This research was funded by the grants 2007/08072-0, 2017/24786-4, and 2018/16193-6 São Paulo Research Foundation (FAPESP), by the National Council for Scientific and Technological Development (CNPq), by the Coordenação de Aperfeiçoamento de Pessoal de Nível Superior—Brasil (CAPES)—Finance Code 001.

Institutional Review Board Statement

Not applicable.

Informed Consent Statement

Not applicable.

Data Availability Statement

Data is contained within the article.


The authors would like to acknowledge Laboratório de Conformação Nanométrica (IF/UFRGS) for the Nb film growth, Laboratório de Microfabricação (LNNano/CNPEM) for the film lithography, and Laboratório de Caracterização Estrutural (DEMa/UFSCar) for the structural characterization.

Conflicts of Interest

The authors declare no conflict of interest.

Sample Availability

Nb thin films are available from the authors.


The following abbreviations are used in this manuscript:
FIBFocused ion beam
AFMAtomic force microscopy
EDSEnergy Dispersive X-ray Spectrometry
SEMScanning Electron Microscope
GFGrooved Film
PFPlain Film
SPlain region of Grooved Film
S′Groove region of Grooved Film
T c Superconducting critical temperature
T c W L Weak-link critical temperature
H rem Remnant DC magnetic field
hApplied excitation field amplitude
ρ ( T ) Temperature-dependent resistivity
nPower-law exponent in ρ ( T )
A S ( A S )Cross-section area of the grain (groove)
I S ( I S )Length of the grain (groove)
ρ 0 Residual resistivity
ρ S Groove resistivity
ρ G Grain resistivity
ρ e p i Electron-phonon-impurity resistivity contribution
ρ s d s d interband scattering resistivity contribution
ρ s s s s intraband scattering resistivity contribution
ρ 10 Resistivity at 10 K
ρ 300 Resistivity at 300 K
V G Voltage measured between electrodes 2 and 3 (plain region)
V SS S Voltage measured between electrodes 3 and 4 (SS′S contribution)
BElectron-phonon-impurity coefficient
Θ D Debye temperature
T max Upper limit of temperature to fit ρ ( T )
χ A C ( T ) Temperature-dependent AC susceptibility
χ Real part of χ A C
χ Imaginary part of χ A C
R R R Residual resistivity ratio
lMean free path
ξ Coherence length
λ Penetration depth
H c 2 Upper critical field


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Figure 1. (Color online) (a) Magneto-optical (MO) image of the grooved Nb film taken at 8 K and 50 Oe after a ZFC procedure. (b) Schematic representation of the sample and details of the contact leads used in transport measurements. (c) AFM image and (d) profile for the SS′S region. (e) SEM image and the identification of three different points at which the EDS spectra were taken. (f) EDS spectra showing the K α line for gallium, which appears only in the region inside the groove (2).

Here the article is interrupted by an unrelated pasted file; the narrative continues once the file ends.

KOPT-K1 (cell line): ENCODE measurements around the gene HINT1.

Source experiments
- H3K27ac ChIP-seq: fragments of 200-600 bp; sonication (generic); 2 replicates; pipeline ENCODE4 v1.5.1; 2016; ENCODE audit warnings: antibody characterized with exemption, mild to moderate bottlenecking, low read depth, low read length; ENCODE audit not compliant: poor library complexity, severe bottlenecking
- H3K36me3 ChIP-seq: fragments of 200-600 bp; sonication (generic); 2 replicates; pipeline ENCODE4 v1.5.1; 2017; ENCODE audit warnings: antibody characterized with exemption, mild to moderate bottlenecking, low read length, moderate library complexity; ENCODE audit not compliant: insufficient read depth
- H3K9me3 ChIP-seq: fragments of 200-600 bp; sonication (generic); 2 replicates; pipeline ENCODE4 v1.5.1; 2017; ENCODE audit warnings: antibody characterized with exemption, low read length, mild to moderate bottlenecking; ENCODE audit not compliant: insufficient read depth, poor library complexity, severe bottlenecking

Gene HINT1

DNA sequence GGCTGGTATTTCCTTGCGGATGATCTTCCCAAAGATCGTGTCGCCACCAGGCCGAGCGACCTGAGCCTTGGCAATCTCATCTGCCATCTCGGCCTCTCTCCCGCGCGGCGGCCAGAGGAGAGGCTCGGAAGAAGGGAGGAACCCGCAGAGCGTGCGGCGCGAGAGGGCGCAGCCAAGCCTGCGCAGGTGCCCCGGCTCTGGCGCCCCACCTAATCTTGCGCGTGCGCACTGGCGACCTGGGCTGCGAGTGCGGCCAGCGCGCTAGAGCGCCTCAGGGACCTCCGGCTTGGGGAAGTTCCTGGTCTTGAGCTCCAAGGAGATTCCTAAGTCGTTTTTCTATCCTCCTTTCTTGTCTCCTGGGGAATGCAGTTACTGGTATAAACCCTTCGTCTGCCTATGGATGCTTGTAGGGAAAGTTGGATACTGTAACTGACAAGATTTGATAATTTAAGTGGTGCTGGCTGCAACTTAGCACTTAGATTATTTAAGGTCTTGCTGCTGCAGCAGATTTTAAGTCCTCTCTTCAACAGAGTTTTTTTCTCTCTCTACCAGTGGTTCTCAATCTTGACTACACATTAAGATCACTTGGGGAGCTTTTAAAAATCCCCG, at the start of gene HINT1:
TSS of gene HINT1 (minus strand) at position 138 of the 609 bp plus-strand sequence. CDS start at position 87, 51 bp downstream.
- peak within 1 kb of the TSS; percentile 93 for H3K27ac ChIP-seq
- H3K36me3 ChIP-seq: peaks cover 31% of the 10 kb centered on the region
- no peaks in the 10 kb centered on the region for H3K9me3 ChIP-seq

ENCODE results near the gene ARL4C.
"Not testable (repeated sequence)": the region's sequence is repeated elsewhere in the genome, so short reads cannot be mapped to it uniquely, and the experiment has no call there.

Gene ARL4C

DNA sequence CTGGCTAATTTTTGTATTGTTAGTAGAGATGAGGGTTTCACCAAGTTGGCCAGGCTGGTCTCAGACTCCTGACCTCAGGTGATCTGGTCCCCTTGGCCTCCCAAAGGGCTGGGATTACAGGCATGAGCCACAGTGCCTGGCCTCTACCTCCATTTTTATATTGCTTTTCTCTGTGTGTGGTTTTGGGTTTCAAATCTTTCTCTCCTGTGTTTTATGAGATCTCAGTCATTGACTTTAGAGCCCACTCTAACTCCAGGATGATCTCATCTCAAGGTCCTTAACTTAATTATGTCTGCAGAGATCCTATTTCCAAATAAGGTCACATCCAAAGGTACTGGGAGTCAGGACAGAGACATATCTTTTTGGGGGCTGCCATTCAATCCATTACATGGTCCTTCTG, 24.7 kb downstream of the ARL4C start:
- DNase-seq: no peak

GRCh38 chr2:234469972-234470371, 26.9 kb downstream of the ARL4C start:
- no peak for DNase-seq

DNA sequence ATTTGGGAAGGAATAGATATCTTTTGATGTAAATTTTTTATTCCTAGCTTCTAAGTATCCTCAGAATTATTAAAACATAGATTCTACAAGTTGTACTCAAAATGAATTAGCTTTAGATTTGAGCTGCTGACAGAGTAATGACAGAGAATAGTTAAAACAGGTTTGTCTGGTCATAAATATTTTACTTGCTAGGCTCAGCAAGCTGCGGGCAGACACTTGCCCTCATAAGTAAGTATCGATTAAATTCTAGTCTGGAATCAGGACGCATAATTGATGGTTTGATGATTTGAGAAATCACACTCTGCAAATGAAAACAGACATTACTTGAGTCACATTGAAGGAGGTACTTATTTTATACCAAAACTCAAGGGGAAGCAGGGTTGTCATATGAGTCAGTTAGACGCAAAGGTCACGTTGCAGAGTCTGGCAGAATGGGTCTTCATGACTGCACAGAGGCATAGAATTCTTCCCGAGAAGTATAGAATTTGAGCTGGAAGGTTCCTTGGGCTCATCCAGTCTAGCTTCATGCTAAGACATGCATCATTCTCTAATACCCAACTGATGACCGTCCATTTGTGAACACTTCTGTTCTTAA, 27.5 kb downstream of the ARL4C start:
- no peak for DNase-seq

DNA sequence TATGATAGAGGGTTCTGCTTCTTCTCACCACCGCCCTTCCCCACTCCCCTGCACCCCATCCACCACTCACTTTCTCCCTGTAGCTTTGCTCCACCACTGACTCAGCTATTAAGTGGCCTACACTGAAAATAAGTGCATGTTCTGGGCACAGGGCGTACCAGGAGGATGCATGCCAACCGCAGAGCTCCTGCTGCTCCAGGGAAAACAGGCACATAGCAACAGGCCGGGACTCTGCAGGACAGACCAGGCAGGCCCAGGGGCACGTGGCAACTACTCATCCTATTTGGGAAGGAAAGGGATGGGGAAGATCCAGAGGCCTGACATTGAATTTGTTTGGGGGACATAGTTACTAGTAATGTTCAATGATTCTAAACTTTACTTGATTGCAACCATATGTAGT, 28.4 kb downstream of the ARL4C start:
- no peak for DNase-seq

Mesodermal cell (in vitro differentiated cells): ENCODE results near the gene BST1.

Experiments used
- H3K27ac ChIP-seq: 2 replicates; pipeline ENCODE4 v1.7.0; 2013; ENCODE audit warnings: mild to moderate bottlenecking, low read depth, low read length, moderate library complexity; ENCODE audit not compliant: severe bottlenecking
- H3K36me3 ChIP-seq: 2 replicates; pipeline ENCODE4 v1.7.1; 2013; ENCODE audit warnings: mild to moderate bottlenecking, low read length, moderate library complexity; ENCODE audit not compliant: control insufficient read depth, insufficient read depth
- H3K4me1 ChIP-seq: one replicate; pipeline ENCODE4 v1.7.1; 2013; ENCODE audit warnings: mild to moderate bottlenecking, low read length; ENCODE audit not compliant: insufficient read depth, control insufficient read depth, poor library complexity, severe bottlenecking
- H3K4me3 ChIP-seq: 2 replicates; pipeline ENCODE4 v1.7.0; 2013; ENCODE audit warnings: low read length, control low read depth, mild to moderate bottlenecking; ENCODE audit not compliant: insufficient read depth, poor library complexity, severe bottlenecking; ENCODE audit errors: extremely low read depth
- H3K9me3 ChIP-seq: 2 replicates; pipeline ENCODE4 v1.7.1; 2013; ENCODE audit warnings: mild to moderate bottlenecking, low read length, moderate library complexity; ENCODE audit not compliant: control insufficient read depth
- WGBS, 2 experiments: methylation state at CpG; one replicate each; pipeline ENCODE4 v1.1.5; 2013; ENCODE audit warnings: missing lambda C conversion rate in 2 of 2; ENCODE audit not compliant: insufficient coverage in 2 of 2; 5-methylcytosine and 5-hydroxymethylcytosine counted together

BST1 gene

Figure 1. (Color online) (a) Magneto-optical (MO) image of the grooved Nb film taken at 8 K and 50 Oe after a ZFC procedure. (b) Schematic representation of the sample and details of the contact leads used in transport measurements. (c) AFM image and (d) profile for the SS′S region. (e) SEM image and the identification of three different points at which the EDS spectra were taken. (f) EDS spectra showing the K α line for gallium, which appears only in the region inside the groove (2).
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Figure 2. (Color online) (a) Temperature-dependent AC susceptibility for two different samples: a plain film (PF) and a structured film with a central groove (GF). The measurements were taken for 100 H z and remnant DC field ( H rem ). Open symbols (above the line at χ / χ 0 = 0 ) represent the χ component, while closed symbols (below χ / χ 0 = 0 ) are χ values. The inset presents the critical temperatures versus AC field amplitude (h) obtained for the GF specimen using different criteria. (b) Detail of magnetic moment versus DC applied field (H) curves taken at different temperatures (T) for the GF sample. The upper left inset presents the complete hysteresis loops for the GF sample, whereas the upper right inset shows the forth quadrant of the M ( H ) curves for the PF sample at different temperatures. The axis units are consistent throughout the panels.
Figure 2. (Color online) (a) Temperature-dependent AC susceptibility for two different samples: a plain film (PF) and a structured film with a central groove (GF). The measurements were taken for 100 H z and remnant DC field ( H rem ). Open symbols (above the line at χ / χ 0 = 0 ) represent the χ component, while closed symbols (below χ / χ 0 = 0 ) are χ values. The inset presents the critical temperatures versus AC field amplitude (h) obtained for the GF specimen using different criteria. (b) Detail of magnetic moment versus DC applied field (H) curves taken at different temperatures (T) for the GF sample. The upper left inset presents the complete hysteresis loops for the GF sample, whereas the upper right inset shows the forth quadrant of the M ( H ) curves for the PF sample at different temperatures. The axis units are consistent throughout the panels.